Ph Too High

Discussion in 'Freshwater Beginners' started by PilotWhale, Apr 19, 2017.

  1. PilotWhaleNew MemberMember

    So all, the pH coming out of my tap is 8.2 and with that, my tank is 8.2. I'm unsure if I should use something to lower it or to keep it at where it's at. I have Tetras, Livebearers, a Bristlenose Pleco, and in the future I'll be getting some Cories, and obviously, a pH of 8.2 is a little high for all of these fish. Suggestions? By the way, I have live plants.
  2. BeanFishWell Known MemberMember

    Your pH is not high for livebearers... it is good.
    I dont know... 8.2 seems high, but with proper acclimation I dont think you should have problems if you get fish that are not too sensitive.
    Lowering your pH is just asking for trouble in my opinion.
    If you want to mess up with your pH you have to know your kH and gH too. Driftwood and other leaves will release tannins that should lower your pH how much and how fast depends on your kH, drastic changes can kill everything, from your beneficial bacteria to fish. That is why I dont mess with pH, in fact, I dont even know what my pH is, but I know all my fish do well in it.
    C02 and ammonia produced by fish should also lower your pH a little bit.

  3. NavigatorBlackFishlore VIPMember

    It costs to effectively reduce overly hard water (pH is a symptom of mineral content). 8.2 is very high.
    The chemicals and such you can buy are temporary, and stressful while being ineffective.
    I see two choices - buy an RO system with all the hassles;
    or, choose fish that like a pH of 8.2. There are many.

    You will never resolve it otherwise. Softwater fish like the ones you like may adapt to hard water for a while, but they will have shortened lives, be less colourful and be more inclined to illness. Most hobbyists in hard water regions live with that.

  4. FahnFishlore VIPMember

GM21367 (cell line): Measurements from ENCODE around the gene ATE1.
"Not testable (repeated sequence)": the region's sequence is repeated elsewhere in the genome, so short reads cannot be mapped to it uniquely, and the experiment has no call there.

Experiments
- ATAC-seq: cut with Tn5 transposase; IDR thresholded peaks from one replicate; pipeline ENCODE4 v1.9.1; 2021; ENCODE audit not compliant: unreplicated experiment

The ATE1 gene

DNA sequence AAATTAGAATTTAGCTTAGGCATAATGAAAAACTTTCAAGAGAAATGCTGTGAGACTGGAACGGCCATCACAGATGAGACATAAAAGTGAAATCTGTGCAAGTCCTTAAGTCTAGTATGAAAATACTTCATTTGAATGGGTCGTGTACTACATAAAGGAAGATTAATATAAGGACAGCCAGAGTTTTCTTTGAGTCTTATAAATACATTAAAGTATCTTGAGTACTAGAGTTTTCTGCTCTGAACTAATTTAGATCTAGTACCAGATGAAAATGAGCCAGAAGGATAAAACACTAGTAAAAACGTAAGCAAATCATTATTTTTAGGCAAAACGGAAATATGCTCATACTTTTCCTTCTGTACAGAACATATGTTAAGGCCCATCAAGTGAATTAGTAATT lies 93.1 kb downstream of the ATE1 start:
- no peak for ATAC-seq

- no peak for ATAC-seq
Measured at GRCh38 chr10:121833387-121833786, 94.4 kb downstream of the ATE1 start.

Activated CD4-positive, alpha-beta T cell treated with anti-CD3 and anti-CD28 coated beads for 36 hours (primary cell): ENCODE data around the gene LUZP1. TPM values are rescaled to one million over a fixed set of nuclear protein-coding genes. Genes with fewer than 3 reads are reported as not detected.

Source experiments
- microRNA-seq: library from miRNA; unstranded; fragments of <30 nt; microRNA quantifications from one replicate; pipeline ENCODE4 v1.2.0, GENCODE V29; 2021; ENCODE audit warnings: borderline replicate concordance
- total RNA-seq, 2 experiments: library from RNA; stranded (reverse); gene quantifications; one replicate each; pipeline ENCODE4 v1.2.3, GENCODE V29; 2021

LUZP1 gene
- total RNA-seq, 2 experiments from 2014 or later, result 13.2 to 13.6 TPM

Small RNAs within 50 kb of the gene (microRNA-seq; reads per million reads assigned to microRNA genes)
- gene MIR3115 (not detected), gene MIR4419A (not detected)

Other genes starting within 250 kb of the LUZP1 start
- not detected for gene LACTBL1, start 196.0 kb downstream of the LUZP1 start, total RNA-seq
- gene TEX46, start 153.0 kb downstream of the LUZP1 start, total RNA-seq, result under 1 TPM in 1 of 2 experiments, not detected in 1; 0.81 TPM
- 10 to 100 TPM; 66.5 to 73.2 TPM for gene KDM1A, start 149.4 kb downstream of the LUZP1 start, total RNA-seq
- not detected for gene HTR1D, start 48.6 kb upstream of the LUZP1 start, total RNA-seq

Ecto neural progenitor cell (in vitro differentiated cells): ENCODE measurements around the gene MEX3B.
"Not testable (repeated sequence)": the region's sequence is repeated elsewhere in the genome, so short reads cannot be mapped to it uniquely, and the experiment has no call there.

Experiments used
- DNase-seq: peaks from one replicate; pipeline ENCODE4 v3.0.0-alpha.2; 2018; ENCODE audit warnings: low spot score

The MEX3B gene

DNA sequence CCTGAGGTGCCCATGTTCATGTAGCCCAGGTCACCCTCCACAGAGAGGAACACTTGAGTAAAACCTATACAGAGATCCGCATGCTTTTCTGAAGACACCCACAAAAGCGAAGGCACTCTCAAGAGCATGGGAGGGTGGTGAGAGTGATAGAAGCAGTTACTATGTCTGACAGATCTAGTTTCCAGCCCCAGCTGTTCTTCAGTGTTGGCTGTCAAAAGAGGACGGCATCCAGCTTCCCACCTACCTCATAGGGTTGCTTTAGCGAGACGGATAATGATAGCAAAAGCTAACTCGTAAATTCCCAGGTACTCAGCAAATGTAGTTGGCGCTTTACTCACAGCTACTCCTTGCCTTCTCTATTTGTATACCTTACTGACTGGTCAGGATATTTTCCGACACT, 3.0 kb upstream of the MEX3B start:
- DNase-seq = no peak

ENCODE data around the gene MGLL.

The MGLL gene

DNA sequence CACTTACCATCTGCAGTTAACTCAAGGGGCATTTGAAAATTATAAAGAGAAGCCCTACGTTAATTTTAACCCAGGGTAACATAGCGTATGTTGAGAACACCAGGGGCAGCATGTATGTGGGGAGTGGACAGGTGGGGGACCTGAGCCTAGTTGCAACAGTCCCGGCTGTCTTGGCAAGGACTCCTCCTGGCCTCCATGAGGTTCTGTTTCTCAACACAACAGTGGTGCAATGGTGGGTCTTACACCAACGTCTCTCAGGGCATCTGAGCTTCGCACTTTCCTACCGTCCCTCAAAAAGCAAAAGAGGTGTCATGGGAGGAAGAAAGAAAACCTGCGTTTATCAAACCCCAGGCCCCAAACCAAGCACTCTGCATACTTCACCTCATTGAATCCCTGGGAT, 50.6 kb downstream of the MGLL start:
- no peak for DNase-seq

Livebearers prefer higher pH, actually, so they're fine.

    Most fish from low pH environments can adapt to a high pH environment. The inverse is not true; for example, African lake cichlids will not do well in a low pH.

    Don't fix what ain't broke.

  5. PilotWhaleNew MemberMember

    Thanks everyone! I will be buying a CO2 system soon; will that lower the pH and give these fish a little bit of a shock?
  6. fjhWell Known MemberMember

    The ph from my tap is 8.2 - 8.4, and none of my fish/inverts seem affected (I keep guppies, tetras, angels, snails, and shrimp... also have live plants). You should be fine so long as you acclimate new fish properly.

    If you want to lower it anyways, add anything that releases tannis, like driftwood or almond leaves.
  7. PilotWhaleNew MemberMember

    So you've now all covinced me to not lower it, how should I go about acclimating these new fish?
  8. FahnFishlore VIPMember

  9. fjhWell Known MemberMember

    Same way you would acclimate any fish...

    Drip acclimation is best. I scoop a bit of tank water in every 10min and remove some from the bag/Tupperware when it gets too full. Do this for about 1-2hrs
  10. Lindsay83Valued MemberMember

    In theory, yes, adding Co2 will bring down pH, but as above, you need to know what you gH and kH are.

    Basically, kH is your water's pH buffer - the higher that is, the steadier (and likely to be high) pH is. Bringing pH down involves reducing kH - and most likely gH, too.

    As for how to acclimate your fish to your pH, if they're already in the tank, and pH is steady, they'll acclimate themselves.

    It's also worth pointing out that, if your LFS is reasonably close by, it could be that the fish were kept in hard water even there.
  11. PilotWhaleNew MemberMember

  12. clk89Fishlore VIPMember

    My own ph i s 8.2 and my GH and KH are both high as well. My local pet stores keep their water lower in pH then mine so I simply acclimate the fish slowly.

    Really with PH you want a stable PH more then a specific PH. The exceptions include wild caught fish, and sensitive fish like Discus.
  13. PilotWhaleNew MemberMember

    Thanks all! You've been a great help!
  14. aquatickeeperFishlore VIPMember

    Tank-raised fish can adapt to the pH of our tap water because they were born and raised in tap water. Livebearers and african cichlids (tank raised) can live in a lower pH.

    Wild caught fish in the other hand must be kept at the pH of the place they were caught at. Wild caught fish can't adapt to the pH of our tap water because they are from the wild. Keeping wild caught fish is the only time when you have to constantly check the pH.

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